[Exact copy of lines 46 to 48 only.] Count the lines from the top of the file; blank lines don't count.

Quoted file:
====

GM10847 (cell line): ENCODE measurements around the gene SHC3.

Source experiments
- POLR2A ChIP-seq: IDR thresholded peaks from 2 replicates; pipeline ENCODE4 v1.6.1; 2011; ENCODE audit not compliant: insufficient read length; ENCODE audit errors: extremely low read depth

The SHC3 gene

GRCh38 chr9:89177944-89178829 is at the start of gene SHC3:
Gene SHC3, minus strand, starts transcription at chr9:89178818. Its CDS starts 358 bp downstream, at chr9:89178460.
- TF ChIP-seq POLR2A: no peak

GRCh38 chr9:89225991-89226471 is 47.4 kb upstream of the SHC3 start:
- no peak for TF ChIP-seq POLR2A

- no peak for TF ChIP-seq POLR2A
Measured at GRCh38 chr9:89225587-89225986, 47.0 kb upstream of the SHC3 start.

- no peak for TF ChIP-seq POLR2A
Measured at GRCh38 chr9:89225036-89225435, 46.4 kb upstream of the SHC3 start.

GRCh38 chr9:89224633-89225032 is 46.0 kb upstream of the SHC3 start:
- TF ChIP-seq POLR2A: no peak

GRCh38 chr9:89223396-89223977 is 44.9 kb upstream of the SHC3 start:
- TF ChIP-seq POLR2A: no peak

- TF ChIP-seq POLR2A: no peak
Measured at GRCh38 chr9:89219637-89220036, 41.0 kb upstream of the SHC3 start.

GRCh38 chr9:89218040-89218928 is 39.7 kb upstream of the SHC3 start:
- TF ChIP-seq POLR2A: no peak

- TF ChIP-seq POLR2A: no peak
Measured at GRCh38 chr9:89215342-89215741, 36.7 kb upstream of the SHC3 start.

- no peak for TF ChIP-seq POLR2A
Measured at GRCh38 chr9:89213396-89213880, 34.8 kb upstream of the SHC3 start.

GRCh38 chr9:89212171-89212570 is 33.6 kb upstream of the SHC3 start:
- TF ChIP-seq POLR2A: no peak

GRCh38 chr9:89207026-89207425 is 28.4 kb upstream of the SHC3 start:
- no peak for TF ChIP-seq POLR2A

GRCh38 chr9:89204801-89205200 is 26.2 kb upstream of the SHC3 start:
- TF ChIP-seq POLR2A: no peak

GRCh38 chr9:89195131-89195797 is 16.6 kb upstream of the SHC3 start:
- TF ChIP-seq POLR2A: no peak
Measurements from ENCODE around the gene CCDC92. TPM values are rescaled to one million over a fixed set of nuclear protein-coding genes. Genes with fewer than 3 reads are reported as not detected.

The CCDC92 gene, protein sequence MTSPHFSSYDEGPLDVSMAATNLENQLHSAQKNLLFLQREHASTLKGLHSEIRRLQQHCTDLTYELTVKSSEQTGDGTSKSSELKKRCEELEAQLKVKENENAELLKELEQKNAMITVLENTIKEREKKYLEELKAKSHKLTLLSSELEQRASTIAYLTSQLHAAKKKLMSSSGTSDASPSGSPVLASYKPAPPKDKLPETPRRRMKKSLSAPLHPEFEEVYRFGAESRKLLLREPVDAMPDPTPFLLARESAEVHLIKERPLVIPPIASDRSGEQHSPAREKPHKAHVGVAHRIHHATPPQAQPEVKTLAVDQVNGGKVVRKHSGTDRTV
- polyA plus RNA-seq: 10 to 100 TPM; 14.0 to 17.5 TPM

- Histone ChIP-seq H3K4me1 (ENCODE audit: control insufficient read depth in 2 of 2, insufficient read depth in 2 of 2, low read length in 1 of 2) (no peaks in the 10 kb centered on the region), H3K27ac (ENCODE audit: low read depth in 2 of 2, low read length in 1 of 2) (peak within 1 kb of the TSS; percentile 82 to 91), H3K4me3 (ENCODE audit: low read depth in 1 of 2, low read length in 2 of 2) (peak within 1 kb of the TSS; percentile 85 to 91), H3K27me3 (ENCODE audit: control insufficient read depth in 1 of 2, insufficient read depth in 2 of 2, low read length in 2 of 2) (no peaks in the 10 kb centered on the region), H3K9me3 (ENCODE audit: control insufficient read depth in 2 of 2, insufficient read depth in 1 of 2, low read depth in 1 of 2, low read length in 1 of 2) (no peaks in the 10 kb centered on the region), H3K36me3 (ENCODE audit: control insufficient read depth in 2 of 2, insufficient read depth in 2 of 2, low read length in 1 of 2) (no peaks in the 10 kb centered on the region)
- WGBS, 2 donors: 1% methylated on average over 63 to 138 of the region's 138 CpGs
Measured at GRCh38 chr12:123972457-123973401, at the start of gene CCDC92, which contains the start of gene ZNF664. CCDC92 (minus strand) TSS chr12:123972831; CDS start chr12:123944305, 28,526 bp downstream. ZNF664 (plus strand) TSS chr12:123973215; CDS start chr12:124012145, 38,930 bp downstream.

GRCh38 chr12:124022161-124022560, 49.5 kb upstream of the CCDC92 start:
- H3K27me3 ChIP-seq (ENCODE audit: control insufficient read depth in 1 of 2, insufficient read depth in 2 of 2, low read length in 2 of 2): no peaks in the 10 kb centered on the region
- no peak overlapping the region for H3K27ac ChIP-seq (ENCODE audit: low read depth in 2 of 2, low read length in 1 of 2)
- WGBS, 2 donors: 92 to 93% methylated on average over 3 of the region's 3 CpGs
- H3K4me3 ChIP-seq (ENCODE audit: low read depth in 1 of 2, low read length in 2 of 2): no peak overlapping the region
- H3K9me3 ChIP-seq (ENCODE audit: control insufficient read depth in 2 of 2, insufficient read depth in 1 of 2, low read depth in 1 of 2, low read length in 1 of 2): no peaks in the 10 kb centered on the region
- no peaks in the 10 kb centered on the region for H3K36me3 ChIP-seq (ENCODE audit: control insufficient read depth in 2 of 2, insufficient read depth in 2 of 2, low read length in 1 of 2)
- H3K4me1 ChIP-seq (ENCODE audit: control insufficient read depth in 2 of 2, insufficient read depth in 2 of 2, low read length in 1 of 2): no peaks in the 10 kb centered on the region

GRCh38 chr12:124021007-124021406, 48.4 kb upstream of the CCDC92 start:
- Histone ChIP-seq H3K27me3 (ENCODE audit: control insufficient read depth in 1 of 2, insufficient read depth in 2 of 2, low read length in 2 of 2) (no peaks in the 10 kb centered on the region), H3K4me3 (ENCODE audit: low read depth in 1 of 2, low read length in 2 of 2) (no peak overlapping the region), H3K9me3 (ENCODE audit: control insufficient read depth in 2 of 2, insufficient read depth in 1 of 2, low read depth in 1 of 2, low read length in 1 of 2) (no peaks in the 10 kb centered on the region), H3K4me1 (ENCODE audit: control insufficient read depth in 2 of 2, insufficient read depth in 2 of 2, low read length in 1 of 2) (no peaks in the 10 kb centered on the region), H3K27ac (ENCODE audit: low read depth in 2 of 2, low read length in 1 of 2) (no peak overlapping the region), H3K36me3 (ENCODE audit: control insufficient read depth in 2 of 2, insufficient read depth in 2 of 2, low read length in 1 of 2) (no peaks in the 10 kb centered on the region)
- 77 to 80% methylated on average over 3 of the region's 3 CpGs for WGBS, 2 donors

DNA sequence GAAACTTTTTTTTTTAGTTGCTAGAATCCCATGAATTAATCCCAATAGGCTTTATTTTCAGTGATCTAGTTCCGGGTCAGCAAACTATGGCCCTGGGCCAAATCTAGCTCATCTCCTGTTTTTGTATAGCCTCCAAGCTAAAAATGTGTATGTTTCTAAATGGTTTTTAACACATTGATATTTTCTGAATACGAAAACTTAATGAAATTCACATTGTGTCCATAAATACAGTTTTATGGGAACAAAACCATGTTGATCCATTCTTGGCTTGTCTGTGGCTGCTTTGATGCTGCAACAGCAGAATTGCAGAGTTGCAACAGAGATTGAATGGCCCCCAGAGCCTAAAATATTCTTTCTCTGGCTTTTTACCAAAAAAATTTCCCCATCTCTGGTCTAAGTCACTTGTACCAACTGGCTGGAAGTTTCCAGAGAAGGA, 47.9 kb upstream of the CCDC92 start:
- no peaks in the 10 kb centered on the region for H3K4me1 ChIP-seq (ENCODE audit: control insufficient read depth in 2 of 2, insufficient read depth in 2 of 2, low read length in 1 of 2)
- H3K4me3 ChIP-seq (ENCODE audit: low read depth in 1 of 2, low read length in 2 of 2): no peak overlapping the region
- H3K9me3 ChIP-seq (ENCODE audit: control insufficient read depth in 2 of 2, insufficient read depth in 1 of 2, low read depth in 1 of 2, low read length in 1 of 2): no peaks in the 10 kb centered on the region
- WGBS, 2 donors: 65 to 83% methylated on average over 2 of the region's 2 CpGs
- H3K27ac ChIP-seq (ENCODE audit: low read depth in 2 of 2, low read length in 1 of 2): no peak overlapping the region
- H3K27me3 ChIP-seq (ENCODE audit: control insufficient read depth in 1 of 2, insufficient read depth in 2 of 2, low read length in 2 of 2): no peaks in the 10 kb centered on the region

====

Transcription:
- no peaks in the 10 kb centered on the region for H3K36me3 ChIP-seq (ENCODE audit: control insufficient read depth in 2 of 2, insufficient read depth in 2 of 2, low read length in 1 of 2)
- H3K4me1 ChIP-seq (ENCODE audit: control insufficient read depth in 2 of 2, insufficient read depth in 2 of 2, low read length in 1 of 2): no peaks in the 10 kb centered on the region

GRCh38 chr12:124021007-124021406, 48.4 kb upstream of the CCDC92 start: